If aggressively into Ducati ownership you may or may not own a coffee table. Working against the coffee table are Ducati Accessories, Ducati tune-ups and Ducati modifications, while working for the coffee table is February’s sometimes brutal weather, even in Texas. We’ve owned Ducatis and own coffee tables. And in the absence of the former while having a few of the latter, we’re inclined to enjoy Stile Ducati: A Visual History of Ducati Design.
Ducati’s motocycles, a product of postwar Italy, enjoy an iconic status today that couldn’t (nor wouldn’t) have been envisioned in 1946, when Ducati’s ownership first started strapping gasoline engines to bicycle frames. All these years later Ducati is inseparable from the short list of manufacturers, using both two wheels or four, that represent pivotal moments in postwar mobility and recreation. Ferrari, Porsche and Honda all started at roughly the same time, almost the same hour. And like the above three, Ducati’s rise from the ashes – both figuratively and literally – has been both historic and meteoric.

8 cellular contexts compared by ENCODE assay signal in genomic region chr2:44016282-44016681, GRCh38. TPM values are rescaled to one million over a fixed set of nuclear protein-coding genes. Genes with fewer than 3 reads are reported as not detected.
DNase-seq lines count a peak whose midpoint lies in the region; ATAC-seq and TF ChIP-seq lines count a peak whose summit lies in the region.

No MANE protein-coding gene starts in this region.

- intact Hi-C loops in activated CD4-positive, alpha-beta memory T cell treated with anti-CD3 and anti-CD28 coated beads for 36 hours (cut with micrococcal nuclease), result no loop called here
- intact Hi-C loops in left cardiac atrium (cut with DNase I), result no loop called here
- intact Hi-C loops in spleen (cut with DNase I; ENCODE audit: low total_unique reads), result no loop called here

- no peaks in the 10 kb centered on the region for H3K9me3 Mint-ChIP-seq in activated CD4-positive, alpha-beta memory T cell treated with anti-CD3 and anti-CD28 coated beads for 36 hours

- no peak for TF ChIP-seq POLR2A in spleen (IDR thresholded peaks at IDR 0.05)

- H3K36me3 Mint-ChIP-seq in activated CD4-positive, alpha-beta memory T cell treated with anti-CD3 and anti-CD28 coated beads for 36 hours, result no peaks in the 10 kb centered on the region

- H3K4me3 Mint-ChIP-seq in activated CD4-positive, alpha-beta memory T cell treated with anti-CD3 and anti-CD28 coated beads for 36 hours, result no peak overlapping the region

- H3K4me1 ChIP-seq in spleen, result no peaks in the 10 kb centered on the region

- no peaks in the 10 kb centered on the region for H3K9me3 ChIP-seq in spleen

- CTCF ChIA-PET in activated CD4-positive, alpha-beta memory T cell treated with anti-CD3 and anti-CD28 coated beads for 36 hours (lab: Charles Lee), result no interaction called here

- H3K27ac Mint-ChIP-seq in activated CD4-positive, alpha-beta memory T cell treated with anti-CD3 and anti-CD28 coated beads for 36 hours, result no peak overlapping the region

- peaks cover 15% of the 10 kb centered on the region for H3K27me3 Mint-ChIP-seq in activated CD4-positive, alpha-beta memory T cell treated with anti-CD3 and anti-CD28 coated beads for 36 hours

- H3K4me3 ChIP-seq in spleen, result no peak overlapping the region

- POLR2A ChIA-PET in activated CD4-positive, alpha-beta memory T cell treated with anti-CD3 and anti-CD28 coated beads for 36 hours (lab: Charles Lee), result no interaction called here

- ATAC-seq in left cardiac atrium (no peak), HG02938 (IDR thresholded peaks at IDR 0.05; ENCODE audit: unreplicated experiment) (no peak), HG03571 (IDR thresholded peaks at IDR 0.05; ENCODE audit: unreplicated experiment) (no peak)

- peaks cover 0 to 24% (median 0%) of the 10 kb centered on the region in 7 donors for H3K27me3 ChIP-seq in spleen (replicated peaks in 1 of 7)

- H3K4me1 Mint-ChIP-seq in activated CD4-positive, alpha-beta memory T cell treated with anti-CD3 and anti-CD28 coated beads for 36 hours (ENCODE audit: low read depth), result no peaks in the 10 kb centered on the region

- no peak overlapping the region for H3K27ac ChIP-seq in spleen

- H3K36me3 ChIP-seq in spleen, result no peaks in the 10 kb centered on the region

To commemorate its 90th anniversary and – as noted – some 70 years of bike production, Ducati commissioned STILE DUCATI, a coffee table volume boasting, within 336 pages, some 150 photographs by Giovanni De Sandre. Those pics are indescribably beautiful, and substantially chronicle Ducati’s birth with its tiny Cucciolo to today’s omnipotent Testastretta. On its coverage of the vintage bikes alone you could easily justify the $90 buck price tag, even if it’s a gift to yourself.
Our one disconnect exists within our inability to find photographic documentation of Ducati’s first (bevel drive) V-Twin, or the competition successes upon which it was built. If those images are in the book and we missed ‘em, well…shame on us. But if those same images were omitted, well…shame on them.
STILE DUCATI: A VISUAL HISTORY OF DUCATI DESIGN is available here: